Thursday, April 10, 2008
Anyone wanting to better understand one of the primary reasons why we are in such an economic mess these days need look no further than the history of television prices over the last half-decade or more.
Actually there are two versions of TV prices - the real world "in"-flation experience and the government's "de"-flation version.
This point was made clear yesterday when we purchased a replacement for our 2002-era 32" CRT model - a replacement that not only proved to be more costly but, as an added bonus, less functional.
A quick recap is in order.
In one of the more egregious examples of quality adjustments at the Bureau of Labor Statistics (also see automobiles, computers, and, well, just about anything that is imported) television prices have been falling for years - not necessarily at Best Buy, but certainly at the BLS.
As can be calculated from the BLS data in the chart below, that $500 TV from 2002 - the one that is now awaiting a one-way trip to the recycling center - should have been replaced with one of equal "value" today costing only $178.
According to the government data, after factoring in the changes in price along with all the improvements and added features over the last five or six years, TV prices have declined by more than 60 percent.
What did we pay yesterday?
After much searching and gnashing of teeth, we paid $600 for a 32" HDTV which, for our application, is the equivalent of about a 27" model.
Yes, there have been improvements over the years resulting in "hedonic adjustments" that purportedly balance the "true value" of the item with its cost.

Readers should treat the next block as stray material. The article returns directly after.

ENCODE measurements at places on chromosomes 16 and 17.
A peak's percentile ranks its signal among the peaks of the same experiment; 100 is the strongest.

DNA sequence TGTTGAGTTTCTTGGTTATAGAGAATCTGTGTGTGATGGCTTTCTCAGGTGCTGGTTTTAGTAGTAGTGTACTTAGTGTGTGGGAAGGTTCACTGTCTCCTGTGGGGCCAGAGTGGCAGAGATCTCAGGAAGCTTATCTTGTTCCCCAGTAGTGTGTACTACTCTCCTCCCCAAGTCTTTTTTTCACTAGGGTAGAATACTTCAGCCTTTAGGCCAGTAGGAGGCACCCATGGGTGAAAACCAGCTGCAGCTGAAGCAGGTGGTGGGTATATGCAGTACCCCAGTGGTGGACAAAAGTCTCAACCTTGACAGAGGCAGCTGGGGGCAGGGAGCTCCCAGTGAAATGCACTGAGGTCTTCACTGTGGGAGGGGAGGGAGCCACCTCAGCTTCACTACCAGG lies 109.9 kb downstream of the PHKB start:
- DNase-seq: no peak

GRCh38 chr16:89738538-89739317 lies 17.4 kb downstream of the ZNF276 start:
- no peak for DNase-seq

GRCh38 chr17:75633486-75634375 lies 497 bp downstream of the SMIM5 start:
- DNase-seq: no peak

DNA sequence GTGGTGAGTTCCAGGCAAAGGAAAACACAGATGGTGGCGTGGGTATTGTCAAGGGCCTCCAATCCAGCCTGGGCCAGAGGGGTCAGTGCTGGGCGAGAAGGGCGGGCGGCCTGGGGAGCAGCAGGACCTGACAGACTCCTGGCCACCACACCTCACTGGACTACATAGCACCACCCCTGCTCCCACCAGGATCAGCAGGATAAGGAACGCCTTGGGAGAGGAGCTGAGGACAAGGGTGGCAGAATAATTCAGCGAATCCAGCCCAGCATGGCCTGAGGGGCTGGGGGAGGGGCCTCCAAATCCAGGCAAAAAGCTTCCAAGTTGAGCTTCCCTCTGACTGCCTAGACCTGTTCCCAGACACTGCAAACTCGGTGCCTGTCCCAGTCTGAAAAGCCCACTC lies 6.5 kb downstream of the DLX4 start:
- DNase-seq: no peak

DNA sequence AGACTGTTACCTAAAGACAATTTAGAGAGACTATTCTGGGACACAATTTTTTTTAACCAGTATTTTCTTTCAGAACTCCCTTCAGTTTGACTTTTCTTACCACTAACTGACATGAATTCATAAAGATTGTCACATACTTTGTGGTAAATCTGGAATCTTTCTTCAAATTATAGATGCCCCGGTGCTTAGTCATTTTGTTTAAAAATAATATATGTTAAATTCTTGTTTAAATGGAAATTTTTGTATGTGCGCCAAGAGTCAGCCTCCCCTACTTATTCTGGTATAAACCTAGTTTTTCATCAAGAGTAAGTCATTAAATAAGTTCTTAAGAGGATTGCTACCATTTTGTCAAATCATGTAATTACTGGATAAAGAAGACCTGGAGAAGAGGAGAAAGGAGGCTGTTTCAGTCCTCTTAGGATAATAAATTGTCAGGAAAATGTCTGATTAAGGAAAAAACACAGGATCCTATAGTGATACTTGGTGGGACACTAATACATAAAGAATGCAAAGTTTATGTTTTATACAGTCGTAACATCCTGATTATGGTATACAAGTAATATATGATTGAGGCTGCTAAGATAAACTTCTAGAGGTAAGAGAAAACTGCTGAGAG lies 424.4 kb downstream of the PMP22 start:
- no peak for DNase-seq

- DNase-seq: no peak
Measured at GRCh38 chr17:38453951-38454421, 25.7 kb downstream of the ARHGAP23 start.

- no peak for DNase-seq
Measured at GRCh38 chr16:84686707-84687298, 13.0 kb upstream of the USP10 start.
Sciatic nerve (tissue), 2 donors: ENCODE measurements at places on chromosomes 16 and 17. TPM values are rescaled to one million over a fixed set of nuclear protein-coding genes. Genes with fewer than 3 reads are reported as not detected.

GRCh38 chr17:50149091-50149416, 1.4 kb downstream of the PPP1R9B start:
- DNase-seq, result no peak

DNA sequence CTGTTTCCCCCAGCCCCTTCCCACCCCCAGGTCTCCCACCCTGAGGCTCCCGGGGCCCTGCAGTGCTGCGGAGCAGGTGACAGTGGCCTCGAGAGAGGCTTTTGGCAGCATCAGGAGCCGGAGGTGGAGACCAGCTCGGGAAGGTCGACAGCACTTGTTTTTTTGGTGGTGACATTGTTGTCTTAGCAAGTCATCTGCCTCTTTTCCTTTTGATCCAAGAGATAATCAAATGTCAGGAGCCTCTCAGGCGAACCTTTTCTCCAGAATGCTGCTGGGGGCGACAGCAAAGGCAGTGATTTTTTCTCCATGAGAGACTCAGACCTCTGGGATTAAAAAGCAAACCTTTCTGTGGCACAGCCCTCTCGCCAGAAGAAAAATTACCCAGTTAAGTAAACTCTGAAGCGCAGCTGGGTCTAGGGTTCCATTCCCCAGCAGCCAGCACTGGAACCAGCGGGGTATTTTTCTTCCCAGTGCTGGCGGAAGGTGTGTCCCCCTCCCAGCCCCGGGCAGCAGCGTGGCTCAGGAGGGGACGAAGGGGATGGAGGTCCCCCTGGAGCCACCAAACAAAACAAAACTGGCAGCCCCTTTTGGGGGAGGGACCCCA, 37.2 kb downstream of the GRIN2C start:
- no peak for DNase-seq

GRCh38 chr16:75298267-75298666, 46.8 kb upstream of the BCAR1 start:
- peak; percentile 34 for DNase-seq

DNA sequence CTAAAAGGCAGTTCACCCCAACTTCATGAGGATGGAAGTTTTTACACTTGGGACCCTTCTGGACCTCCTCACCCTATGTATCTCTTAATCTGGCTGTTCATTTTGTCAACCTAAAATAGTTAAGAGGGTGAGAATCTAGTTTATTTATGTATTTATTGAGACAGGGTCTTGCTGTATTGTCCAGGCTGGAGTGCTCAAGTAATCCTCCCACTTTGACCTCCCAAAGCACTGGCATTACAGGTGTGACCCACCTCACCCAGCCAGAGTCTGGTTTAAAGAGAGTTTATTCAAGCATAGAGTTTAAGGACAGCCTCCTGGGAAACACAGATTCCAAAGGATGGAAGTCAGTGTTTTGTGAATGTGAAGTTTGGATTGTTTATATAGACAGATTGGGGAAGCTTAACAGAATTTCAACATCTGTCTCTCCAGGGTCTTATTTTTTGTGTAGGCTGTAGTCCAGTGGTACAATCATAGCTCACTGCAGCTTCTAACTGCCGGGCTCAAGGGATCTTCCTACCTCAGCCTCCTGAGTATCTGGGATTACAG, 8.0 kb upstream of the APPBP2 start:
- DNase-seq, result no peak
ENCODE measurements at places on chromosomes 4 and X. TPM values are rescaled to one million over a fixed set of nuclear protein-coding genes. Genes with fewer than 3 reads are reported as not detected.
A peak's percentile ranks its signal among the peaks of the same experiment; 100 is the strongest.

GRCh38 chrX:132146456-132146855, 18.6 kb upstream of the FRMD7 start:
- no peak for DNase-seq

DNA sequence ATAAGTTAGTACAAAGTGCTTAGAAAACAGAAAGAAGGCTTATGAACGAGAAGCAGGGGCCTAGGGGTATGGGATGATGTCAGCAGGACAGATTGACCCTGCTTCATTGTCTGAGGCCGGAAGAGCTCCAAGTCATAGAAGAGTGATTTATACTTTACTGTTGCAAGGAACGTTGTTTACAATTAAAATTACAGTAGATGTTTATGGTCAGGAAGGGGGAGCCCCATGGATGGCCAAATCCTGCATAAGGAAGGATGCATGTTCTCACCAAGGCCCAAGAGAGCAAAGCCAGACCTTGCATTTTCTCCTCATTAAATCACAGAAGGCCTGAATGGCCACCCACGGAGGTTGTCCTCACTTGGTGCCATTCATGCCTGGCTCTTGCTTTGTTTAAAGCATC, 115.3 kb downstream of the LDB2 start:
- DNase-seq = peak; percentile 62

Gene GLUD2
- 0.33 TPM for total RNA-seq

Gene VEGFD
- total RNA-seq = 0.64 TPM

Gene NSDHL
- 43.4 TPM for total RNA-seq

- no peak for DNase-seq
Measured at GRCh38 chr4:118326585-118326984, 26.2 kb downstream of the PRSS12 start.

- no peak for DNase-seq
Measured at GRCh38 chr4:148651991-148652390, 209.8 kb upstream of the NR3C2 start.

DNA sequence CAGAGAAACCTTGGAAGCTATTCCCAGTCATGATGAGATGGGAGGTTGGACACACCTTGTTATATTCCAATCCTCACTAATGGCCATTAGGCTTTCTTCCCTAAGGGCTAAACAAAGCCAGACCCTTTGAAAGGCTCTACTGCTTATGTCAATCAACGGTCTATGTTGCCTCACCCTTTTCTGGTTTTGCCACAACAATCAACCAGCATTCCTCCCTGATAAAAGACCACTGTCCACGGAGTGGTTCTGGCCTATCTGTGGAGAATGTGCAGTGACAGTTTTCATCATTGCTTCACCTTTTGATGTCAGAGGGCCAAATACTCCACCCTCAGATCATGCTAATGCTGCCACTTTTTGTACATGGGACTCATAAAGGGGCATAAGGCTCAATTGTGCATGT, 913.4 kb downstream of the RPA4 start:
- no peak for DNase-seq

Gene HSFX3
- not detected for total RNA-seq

But in this case, it is truly an absurd adjustment - we just want to watch television and don't care if it has two connectors or 20 connectors on the back and would much prefer the older, larger picture size to the newer, smaller one (sorry, but we don't really need HDTV in every room of the house and we don't really want to write out an even larger check to the cable company each month.)
The same arguments can be made for the number of different wash cycles on washing machines, new car features that buyers don't want or need, and computing power for desktop and laptop PCs.
The consumer has no choice about most of these features and, in many cases, the manufacturers must remain competitive by providing them as standard features - in the BLS Consumer Price Index, this results in lower prices even when prices don't go down.
Back to the Mess
So, how does this help to explain the current economic mess we are in?
Over the last decade or two, systematic hedonic adjustments have helped provide "cover" for the Fed to make money much easier than it would otherwise be if inflation better represented "real world" experiences.
During the Greenspan term at the Federal Reserve, inflation was never an issue - at any inkling of trouble in financial markets or for the economy as a whole, the monetary spigots could be opened wide and, on many occasions, they were.
Combining quality adjustments for consumer goods with the complete omission of home prices in the inflation statistics during an era of cheap energy and cheap imports created a "witches brew" of latent price pressure and impending financial instability that any economist with any common sense would have understood at the time.
Unfortunately, economists with common sense are in relatively short supply, which is why you keep reading stories about consumers feeling "squeezed", losing buying power, and seeing their standard of living decline during an era of historically low inflation.
Surely there must be some reasonable middle ground between making no quality adjustments whatsoever and the complete farce that, in some cases, hedonic price adjustments have become.
At what point in time do economists stop being the unwitting dupes of a government that is hell-bent on "inflating away" all of its financial troubles by lying to the public about how much prices are really rising?